Connecting Waterpeople
DuPont Water Solutions

You are here

DuPont wins grant from PUB to increase sustainability of desalination for clean water

  • DuPont wins grant from PUB to increase sustainability of desalination for clean water
  • Closed Circuit Reverse Osmosis (CCRO) Technology to reduce energy requirements of desalination systems by 15 percent.

About the entity

DuPont Water Solutions
DuPont Water Solutions – Global leader in sustainable separation and purification Technology.

DuPont has been awarded a three-year, $1.3 million USD grant from PUB, Singapore’s National Water Agency on behalf of National Research Foundation, Singapore (NRF) to determine how Closed Circuit Reverse Osmosis (CCRO) technology can be applied to desalination processes to make the purification of seawater more energy efficient, flexible and reliable.  

DuPont Water Solutions, a leading manufacturing of reverse osmosis and desalination membranes, obtained the globally patented and unique CCRO process technology with the acquisition of Desalitech Ltd. in January 2020. CCRO leverages a standardized design, a smart software, and standard components to help customers purify and reuse more water through higher recovery rates, lower energy consumption and reduced maintenance compared to traditional reverse osmosis. CCRO has proven to deliver up to 90-98 percent water recovery with reduced energy usage and superior fouling and scaling resistance for the purification and reuse of brackish water within industrial, municipal, and wastewater applications.

The grant will enable DuPont to continue to advance and expand the applications of the CCRO technology to bring its benefits to desalination processes and make it commercially viable for seawater reverse osmosis systems. Through this project, the CCRO technology will be optimized for seawater desalination systems to operate at 15 percent or lower energy than conventional reverse osmosis systems using energy recovery devices.  The project also intends to demonstrate additional benefits of minimizing maintenance through fewer cleanings, and the ability to automatically adapt to variable salinity feed source.  Closed circuit reverse osmosis desalination systems, as more autonomous, data-driven solutions, will be well suited to support the clean water needs of regions with limited access to water operations and affordable energy.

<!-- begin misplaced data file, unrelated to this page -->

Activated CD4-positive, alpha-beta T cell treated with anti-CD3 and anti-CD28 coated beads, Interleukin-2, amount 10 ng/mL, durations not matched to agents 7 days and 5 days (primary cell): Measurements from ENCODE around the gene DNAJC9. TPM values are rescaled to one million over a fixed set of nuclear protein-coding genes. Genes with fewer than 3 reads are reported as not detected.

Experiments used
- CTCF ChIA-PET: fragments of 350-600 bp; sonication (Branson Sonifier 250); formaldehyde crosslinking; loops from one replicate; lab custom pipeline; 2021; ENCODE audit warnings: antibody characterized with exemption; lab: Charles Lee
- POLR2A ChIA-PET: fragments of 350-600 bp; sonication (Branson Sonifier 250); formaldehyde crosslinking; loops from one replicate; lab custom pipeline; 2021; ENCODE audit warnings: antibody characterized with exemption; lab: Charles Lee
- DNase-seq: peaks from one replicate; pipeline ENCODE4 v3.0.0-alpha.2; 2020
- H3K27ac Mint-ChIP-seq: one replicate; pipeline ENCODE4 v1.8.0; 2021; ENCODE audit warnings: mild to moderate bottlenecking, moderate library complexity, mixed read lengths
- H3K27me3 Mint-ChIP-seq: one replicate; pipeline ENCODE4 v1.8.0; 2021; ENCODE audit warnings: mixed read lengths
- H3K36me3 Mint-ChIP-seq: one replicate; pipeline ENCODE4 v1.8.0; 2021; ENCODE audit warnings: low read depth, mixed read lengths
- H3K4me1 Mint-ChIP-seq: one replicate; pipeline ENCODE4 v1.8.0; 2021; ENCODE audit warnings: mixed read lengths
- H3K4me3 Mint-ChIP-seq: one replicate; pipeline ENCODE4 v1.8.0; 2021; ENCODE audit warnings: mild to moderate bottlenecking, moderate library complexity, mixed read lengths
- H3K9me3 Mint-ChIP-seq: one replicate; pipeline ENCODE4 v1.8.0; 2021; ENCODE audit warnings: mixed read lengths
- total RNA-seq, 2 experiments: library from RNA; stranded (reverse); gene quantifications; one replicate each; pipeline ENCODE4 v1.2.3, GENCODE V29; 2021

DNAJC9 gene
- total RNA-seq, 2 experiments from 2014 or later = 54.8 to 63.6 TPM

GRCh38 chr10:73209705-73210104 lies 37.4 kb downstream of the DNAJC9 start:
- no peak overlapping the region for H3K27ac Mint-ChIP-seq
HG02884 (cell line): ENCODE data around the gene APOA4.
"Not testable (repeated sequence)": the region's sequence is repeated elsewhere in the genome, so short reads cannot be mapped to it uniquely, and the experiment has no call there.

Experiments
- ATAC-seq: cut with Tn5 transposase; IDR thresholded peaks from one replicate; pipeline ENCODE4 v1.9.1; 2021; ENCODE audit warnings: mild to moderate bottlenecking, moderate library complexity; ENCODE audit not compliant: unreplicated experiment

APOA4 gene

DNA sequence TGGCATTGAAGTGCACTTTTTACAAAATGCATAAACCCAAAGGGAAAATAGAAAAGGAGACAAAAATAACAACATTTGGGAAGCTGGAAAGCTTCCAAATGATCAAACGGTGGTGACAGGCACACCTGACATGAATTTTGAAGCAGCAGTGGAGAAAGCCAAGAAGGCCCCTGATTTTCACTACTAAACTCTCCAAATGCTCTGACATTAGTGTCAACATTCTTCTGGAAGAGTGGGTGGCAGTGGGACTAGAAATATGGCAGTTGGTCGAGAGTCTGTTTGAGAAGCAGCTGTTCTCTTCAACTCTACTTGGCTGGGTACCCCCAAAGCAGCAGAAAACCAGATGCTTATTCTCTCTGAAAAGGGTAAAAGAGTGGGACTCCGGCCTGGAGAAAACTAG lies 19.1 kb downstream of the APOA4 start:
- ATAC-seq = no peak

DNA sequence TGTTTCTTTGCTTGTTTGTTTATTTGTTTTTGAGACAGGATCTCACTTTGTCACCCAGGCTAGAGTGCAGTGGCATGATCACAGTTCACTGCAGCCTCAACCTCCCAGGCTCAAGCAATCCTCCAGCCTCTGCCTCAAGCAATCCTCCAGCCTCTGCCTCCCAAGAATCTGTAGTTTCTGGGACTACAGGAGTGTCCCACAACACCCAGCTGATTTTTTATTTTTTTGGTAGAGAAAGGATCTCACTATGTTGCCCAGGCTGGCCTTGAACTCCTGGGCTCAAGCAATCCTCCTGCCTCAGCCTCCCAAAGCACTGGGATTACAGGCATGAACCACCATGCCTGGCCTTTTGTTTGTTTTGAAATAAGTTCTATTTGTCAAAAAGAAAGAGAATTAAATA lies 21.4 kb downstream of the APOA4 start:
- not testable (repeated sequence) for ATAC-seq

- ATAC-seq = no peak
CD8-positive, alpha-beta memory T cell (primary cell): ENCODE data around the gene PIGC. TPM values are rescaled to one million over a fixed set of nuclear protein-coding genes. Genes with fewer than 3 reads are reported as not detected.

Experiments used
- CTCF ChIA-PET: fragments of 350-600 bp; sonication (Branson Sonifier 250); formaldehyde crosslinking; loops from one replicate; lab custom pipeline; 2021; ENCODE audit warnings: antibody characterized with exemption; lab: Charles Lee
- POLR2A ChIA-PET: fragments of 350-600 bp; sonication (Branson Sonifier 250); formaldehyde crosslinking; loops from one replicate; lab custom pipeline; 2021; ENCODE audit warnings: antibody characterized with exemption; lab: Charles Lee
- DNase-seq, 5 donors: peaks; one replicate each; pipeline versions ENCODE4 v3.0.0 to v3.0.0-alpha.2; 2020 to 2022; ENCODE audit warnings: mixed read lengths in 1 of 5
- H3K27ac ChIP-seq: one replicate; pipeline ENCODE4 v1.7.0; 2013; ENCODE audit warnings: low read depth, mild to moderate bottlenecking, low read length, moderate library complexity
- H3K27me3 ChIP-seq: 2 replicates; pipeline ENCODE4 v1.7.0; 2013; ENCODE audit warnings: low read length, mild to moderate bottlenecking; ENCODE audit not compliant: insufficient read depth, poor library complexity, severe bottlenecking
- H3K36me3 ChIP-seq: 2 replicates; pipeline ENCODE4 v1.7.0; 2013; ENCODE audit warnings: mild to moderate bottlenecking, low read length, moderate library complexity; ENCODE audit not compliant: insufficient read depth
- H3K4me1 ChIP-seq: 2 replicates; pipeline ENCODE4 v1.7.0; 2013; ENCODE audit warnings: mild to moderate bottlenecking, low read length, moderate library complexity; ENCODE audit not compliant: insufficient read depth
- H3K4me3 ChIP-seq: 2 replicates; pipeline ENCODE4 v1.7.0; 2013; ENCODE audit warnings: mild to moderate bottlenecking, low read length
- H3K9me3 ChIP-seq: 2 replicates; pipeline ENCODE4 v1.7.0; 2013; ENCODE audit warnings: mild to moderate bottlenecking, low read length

“DuPont is working to help solve global water challenges with a sense of urgency,” said HP Nanda, global vice president, general manager, DuPont Water Solutions. “As we look to increase access to fresh water, we believe that closed circuit reverse osmosis will prove to be a more sustainable way to purify, conserve and reuse water, including saltwater.”

“We look forward to working with PUB, Singapore’s National Water Agency, to advance CCRO and membrane technologies to enable a seawater reverse osmosis (SWRO) desalination system with record-setting lowest energy consumption,” said Gary Gu, global technology leader, DuPont Water Solutions. “DuPont is fully committed to supporting Singapore in our shared sustainability journey through innovation and collaboration.”

The grant is part of Singapore’s Competitive Research Programme (Water) that supports Research and Development (R&D) for technologies with great potential to transform the water industry.

DuPont Water Solutions (DWS) is a leader in sustainable water purification and separation technologies, including ultrafiltration, reverse osmosis (RO) membranes and ion exchange resins. DuPont designs and produces the most widely used RO membrane technology in the world — trusted globally by municipalities, industries, manufacturers, commercial markets, and families requiring clean, safe water.

Desalination membranes remove salt and other chemicals from water, a process critical to the health of society, cleaning billions of gallons of water for agriculture, energy production and drinking. Reverse osmosis membranes work by applying pressure to the salty feed solution on one side. The minerals remain in the feed while the water passes through. Although more efficient than non-membrane desalination processes, this process still takes a large amount of energy in water treatment plants and improving the efficiency of the membranes through the use of CCRO could reduce that burden.

Featured news